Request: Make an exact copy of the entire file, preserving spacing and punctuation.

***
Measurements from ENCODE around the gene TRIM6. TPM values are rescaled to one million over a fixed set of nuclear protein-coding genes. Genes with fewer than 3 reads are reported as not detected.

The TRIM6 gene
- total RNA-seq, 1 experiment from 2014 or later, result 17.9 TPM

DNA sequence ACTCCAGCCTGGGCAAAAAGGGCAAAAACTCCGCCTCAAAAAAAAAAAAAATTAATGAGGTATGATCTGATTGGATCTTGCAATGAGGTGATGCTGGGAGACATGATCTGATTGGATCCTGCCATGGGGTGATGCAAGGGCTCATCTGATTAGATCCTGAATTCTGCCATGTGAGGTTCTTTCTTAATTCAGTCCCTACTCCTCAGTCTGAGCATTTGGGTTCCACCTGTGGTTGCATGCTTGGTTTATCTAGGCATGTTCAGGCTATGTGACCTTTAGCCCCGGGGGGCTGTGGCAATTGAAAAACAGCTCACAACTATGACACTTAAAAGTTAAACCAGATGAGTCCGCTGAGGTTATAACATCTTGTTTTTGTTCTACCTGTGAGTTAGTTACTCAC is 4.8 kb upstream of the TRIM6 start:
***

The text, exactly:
Measurements from ENCODE around the gene TRIM6. TPM values are rescaled to one million over a fixed set of nuclear protein-coding genes. Genes with fewer than 3 reads are reported as not detected.

The TRIM6 gene
- total RNA-seq, 1 experiment from 2014 or later, result 17.9 TPM

DNA sequence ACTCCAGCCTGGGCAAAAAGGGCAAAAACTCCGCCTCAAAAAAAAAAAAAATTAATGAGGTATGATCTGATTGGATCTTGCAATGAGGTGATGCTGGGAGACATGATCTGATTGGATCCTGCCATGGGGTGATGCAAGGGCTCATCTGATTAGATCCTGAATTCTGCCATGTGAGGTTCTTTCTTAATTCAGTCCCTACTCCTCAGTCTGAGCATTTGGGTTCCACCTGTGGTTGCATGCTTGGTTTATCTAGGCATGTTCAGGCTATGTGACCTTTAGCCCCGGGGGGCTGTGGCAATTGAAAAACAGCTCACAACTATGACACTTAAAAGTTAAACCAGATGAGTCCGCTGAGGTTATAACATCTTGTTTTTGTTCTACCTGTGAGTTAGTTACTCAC is 4.8 kb upstream of the TRIM6 start: